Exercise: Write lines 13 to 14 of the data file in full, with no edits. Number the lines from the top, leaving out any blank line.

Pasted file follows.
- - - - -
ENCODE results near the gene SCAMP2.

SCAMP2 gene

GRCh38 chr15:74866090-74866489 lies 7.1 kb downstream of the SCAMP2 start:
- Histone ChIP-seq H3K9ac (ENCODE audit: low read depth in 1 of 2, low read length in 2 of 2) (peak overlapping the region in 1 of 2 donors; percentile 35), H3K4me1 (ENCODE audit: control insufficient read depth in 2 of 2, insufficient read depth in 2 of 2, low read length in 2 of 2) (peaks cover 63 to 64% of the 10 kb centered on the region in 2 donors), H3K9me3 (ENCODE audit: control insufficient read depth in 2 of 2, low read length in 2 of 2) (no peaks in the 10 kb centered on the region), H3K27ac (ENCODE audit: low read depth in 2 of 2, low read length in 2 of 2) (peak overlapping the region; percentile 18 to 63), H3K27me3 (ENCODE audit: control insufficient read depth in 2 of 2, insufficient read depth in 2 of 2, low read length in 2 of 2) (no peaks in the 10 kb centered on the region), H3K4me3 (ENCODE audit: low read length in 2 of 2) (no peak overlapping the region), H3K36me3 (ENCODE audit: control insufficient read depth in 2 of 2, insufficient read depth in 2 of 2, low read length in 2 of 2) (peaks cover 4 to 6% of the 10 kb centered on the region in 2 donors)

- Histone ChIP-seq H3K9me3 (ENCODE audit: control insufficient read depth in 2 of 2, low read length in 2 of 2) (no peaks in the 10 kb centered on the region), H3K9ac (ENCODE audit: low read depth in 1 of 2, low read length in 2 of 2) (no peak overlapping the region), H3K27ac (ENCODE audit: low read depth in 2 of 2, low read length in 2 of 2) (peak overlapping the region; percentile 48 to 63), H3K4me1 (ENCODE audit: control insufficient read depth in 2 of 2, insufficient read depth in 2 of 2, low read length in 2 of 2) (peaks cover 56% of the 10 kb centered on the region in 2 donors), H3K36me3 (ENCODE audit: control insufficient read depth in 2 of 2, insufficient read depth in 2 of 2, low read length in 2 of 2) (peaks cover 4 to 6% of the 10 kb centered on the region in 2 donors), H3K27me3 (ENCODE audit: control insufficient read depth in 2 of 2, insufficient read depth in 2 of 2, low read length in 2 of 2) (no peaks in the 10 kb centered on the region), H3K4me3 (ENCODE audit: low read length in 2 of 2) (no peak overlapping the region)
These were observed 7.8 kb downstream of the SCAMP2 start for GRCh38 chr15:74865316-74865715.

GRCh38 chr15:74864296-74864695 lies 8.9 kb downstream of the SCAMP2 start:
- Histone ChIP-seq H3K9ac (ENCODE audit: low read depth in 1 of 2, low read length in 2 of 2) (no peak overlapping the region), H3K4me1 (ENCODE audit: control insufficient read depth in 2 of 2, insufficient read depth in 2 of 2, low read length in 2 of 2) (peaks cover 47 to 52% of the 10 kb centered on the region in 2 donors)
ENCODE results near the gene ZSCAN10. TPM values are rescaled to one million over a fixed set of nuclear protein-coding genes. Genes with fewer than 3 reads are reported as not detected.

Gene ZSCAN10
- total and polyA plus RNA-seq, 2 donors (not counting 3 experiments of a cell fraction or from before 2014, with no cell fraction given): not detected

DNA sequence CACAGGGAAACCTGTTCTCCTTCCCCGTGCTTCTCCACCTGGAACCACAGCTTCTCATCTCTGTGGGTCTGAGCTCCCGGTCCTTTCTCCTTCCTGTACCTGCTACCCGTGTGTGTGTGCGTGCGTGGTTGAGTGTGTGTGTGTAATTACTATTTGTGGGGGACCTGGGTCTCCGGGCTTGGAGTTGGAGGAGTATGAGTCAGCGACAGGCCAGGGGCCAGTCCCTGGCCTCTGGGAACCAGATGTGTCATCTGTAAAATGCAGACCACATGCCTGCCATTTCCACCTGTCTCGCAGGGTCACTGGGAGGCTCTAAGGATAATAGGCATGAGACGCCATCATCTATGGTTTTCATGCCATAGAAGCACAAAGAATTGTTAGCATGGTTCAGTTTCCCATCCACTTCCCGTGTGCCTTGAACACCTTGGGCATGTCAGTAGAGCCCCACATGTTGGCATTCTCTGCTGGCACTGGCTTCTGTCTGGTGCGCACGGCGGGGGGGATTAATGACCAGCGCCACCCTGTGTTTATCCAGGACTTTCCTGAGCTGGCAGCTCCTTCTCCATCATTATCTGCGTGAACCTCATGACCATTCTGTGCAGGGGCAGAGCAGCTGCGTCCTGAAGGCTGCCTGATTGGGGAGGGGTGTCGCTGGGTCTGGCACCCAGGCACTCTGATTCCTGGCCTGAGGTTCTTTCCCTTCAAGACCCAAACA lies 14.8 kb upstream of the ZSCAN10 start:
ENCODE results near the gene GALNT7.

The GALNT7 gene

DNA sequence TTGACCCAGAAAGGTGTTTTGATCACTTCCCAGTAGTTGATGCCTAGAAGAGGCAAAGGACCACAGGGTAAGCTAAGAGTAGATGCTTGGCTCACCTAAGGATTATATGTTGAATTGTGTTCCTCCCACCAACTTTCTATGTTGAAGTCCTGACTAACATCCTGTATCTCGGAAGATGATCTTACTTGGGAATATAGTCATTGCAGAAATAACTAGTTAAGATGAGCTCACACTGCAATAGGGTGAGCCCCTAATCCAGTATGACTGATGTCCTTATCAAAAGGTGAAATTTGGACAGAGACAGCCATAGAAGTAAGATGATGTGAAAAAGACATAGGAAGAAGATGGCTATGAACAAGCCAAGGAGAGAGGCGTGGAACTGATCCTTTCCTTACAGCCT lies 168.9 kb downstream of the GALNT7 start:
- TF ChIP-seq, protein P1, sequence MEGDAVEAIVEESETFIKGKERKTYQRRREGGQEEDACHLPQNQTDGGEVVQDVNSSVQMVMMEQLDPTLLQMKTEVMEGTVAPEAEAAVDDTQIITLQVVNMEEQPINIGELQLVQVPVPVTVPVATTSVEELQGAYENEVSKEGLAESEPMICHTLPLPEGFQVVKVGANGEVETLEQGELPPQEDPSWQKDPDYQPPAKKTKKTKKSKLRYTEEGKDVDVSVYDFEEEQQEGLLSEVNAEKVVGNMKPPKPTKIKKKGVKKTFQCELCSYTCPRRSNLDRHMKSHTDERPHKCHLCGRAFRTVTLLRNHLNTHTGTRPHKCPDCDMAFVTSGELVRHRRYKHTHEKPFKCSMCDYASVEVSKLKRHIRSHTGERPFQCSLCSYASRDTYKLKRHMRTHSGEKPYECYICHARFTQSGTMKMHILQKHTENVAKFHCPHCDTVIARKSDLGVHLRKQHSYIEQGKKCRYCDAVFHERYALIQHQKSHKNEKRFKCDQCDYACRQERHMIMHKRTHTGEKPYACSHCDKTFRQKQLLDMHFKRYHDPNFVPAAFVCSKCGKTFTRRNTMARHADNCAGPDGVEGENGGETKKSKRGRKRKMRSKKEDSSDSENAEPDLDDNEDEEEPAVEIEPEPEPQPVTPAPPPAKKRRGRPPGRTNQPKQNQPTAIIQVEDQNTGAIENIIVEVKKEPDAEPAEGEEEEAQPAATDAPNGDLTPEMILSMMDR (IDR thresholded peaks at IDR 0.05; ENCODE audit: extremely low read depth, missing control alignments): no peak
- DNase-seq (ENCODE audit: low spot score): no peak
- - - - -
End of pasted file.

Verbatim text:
ENCODE results near the gene GALNT7.

The GALNT7 gene